In my very first post on this blog (posted over a year ago) I mentioned a curious interpretation of the Song of Songs, which sees Solomon and the true beloved as two separate persons. In May I had to do a workshop on the Song of Songs for a conference here, and so I decided to take a closer look at the said interpretation. Marvin Pope brings it up in his overview of interpretations in the Anchor Bible Commentary on the Song. Apparently, there are some hints at a distinction between Solomon and the beloved in certain medieval Jewish commentaries, but the full fledged interpretation didn’t get worked out until the early days of historical criticism in the late 18th century by scholars such as Jacobi and Löwisohn. In the 19th century the Heinrich Ewald produced an extremely ingenious and detailed commentary in which the Song is read as genuine romantic drama, neatly divided into scenes of mounting tension etc. I used Ewald’s commentary for my workshop. It is remarkably neat, clearing up a great many difficulties, but it is hard not to smile sometimes at how like a 19th century novel the Song of Songs becomes. Here is a summary of the plot from the 1857 commentary of an Anglophone follower of Ewald, David Ginsburg:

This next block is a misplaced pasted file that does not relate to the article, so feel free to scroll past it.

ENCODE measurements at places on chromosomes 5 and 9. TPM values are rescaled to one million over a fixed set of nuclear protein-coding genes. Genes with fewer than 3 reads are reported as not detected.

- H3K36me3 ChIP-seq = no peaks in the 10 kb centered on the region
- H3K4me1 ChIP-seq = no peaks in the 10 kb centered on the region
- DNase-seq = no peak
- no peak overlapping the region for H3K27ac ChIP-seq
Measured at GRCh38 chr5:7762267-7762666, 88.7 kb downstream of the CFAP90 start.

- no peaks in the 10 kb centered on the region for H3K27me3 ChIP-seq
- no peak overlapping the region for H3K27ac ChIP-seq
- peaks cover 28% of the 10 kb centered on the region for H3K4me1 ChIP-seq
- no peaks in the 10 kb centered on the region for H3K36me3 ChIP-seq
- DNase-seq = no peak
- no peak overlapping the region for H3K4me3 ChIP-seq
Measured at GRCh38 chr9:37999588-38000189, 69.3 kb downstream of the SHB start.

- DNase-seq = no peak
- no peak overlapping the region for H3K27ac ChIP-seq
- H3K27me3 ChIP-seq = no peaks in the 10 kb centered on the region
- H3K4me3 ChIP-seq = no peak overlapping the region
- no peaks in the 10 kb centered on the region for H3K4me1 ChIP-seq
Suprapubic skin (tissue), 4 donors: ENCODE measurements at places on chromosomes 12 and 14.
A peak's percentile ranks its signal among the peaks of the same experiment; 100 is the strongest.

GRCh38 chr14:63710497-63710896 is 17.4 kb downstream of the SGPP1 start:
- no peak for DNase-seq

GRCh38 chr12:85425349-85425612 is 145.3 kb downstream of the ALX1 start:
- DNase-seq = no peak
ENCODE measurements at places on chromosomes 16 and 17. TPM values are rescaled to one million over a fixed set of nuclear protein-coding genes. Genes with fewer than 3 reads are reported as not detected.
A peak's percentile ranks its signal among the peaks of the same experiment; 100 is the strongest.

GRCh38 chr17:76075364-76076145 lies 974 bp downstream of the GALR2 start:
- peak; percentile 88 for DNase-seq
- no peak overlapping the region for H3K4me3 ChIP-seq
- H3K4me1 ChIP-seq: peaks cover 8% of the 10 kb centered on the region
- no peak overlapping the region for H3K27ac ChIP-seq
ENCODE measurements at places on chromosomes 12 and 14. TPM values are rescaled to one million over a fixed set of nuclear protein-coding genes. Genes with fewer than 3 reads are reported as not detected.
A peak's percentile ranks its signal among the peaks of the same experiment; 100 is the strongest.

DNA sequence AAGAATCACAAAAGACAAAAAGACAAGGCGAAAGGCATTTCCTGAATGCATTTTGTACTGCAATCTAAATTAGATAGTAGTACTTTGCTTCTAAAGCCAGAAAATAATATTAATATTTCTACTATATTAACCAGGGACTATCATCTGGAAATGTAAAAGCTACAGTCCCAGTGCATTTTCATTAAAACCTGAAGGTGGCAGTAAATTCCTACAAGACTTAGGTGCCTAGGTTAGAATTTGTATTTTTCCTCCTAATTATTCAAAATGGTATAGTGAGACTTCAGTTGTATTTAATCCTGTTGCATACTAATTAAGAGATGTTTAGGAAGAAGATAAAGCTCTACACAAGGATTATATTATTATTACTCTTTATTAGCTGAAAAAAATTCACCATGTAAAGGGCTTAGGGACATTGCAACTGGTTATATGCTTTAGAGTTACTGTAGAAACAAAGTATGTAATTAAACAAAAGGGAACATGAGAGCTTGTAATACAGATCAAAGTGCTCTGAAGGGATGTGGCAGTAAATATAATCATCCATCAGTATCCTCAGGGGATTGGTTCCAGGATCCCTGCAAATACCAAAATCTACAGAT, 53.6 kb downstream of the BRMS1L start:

There was a family living at Shulem, consisting of a widowed mother, several sons, and one daughter, who maintained themselves by farming and pasturage. The brothers were particularly partial to their sister, and took her under their special care, promising that her prudence and virtue should be greatly rewarded by them. In the course of time, while tending the flock, and, according to the custom of the shepherds, resorting at noon beneath a tree for shelter against the meridian sun, she met with a graceful shepherd youth, to whom she afterwards became espoused. One morning, in the spring, this youth invited her to accompany him into the field ; but the brothers, overhearing the invitation, and anxious for the reputation of their sister, in order to prevent their meeting, sent her to take care of the vineyards. The damsel, however, consoled her beloved and herself with the assurance that, though separated bodily, indissoluble ties subsisted between them, over which her brothers had no control. She requested him to meet her in the evening, and as he did not come, she feared that some accident had befallen him on the way, and went in search of him, and found him. The evening now was the only time in which they could enjoy each other’s company, as, during the day, the damsel was occupied in the vineyards. On one occasion, when entering a garden, she accidentally came in the presence of King Solomon, who happened to be on a summer visit to that neighbourhood. Struck with the beauty of the damsel, the King conducted her into his royal tent, and there, assisted by his court ladies, endeavoured with alluring flatteries and promises, to gain her affections ; but without effect. Released from the King’s presence, the damsel soon sought an interview with her beloved shepherd.